“I find out what the world needs, then I proceed to invent. My main purpose in life is to make money so that I can afford to go on creating more inventions” — Thomas Edison

 

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Thomas Edison is explaining his approach to invention and his motivations. He suggests he first identifies necessary or desired inventions by considering what problems exist in the world that need solving.

Once he determines a need, he works to invent something to address it. However, his primary goal in doing so is not just to create inventions for their own sake, but rather “to make money” through their commercial success.

Edison acknowledges his main purpose is to earn enough financial profit from his inventions that he can continually fund the research and development costs of inventing new things.

His comments portray a pragmatic philosophy of addressing real-world needs through invention, but doing so in a financially sustainable way through monetization of his ideas.

Thomas Edison: Middleman Dollars & Cents

Posted by admin on Thursday, October 11, 2018

Thomas Edison Money Quote saying he brought the crazy ideas of inventors to profit by turning them into marketable products or commodities. Thomas Edison said:
 
I am a sort of middleman between the long-haired and impractical inventor and the hard-headed businessman who measures all things in terms of dollars and cents. My principal business is giving commercial value Quote
 

“I am a sort of middleman between the long-haired and impractical inventor and the hard-headed businessman who measures all things in terms of dollars and cents. My principal business is giving commercial value to the brilliant but misdirected ideas of others” — Thomas Edison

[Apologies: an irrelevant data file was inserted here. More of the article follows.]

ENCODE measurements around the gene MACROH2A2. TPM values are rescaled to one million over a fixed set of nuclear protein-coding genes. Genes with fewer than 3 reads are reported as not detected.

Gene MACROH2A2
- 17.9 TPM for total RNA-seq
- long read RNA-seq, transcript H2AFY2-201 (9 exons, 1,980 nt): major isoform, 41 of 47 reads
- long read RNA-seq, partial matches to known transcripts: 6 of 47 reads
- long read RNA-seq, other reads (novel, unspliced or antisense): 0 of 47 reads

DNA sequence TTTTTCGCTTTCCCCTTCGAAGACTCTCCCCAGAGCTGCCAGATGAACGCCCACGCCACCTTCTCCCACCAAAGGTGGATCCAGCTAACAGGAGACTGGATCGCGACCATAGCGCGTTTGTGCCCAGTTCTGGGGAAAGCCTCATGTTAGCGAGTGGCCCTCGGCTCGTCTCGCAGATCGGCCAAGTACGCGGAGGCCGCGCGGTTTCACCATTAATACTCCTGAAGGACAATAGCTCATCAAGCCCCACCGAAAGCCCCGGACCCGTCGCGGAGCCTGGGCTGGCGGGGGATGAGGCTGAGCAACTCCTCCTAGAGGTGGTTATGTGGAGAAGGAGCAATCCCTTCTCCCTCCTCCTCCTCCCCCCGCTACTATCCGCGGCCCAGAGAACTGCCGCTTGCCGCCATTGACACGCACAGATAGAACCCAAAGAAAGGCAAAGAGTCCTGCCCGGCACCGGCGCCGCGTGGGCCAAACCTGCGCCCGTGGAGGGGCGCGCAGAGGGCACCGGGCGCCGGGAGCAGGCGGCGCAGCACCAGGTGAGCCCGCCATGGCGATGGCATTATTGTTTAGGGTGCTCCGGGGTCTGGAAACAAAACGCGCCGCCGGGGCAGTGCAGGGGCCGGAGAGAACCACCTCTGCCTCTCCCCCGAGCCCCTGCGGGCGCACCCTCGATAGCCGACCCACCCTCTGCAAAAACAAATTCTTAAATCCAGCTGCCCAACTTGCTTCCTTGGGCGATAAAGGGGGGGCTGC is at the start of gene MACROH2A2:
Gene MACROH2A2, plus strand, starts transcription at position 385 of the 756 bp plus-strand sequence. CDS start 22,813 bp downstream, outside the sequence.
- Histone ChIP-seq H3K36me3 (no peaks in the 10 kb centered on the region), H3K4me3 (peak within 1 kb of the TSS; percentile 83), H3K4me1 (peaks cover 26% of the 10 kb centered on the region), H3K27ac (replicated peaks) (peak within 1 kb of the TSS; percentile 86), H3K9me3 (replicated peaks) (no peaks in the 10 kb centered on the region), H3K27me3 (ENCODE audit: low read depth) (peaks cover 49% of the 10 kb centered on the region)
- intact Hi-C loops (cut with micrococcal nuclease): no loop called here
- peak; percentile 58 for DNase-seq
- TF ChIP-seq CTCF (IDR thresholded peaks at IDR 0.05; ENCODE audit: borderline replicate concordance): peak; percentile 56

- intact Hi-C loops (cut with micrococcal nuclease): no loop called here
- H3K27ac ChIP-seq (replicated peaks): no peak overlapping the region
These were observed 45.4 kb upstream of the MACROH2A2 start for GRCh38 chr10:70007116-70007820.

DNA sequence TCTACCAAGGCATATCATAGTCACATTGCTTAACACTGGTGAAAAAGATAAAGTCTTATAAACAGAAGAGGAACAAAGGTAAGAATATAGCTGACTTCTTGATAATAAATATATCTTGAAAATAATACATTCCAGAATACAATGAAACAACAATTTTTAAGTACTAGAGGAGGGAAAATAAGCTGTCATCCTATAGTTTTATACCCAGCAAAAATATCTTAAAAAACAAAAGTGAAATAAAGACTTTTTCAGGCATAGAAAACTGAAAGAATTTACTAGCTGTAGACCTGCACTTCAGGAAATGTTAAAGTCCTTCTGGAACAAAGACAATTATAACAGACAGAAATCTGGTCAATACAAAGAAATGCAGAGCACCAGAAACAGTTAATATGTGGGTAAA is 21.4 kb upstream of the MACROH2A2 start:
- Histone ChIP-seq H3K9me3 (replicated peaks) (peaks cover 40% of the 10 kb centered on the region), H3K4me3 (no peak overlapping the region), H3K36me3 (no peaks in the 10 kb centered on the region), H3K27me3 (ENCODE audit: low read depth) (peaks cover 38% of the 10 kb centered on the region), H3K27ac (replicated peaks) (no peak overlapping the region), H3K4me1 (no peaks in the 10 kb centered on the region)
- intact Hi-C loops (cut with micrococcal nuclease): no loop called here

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Thomas Edison is cautioning inventors that developing and commercializing inventions is an expensive process that requires serious consideration of whether an invention can actually be sold profitably on the market. He notes that unless one has significant funds to spend without regard for financial losses, pursuing inventions purely as a hobby or amusement will likely end up being an extremely costly endeavor.

Edison’s point seems to be that inventors need to think practically about commercial viability and demand for their ideas, not just the inventing process itself, or they risk wasting a great deal of money trying to bring inventions to market that have little chance of earning back development costs. His advice is to properly assess saleability and avoid treating invention as an indulgent pastime without regard for financial sustainability.

Thomas Edison: Government Debt Brokers

Posted by admin on Tuesday, December 26, 2017

Thomas A. Edison Money Quote saying that bankers are controlling the national wealth (and debt) by charging the government interest while contributing nothing. Thomas A. Edison said:
 
Terrible when Government, to insure national wealth,must go in debt to interest charges Quote
 

“It is a terrible situation when the Government, to insure the National Wealth, must go in debt and submit to ruinous interest charges at the hands of men who control the fictitious value of gold” — Thomas A. Edison

 

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Thomas A. Edison is criticizing the way monetary policy was tied to the gold standard at the time. His point is that by basing the value of currency on gold, whose worth could be manipulated, it forced governments like the U.S. to take on debt at high interest rates controlled by those who set gold’s artificial price.

Edison suggests this put nations in a “terrible situation” of being financially beholden to such moneyed interests. He implies tying the wealth and stability of countries to an arbitrarily valued commodity like gold was misguided and resulted in governments having to pay exorbitant “ruinous interest charges” on loans.

The quote reflects Edison’s view that this gold-backed economic system impaired national fiscal health and autonomy.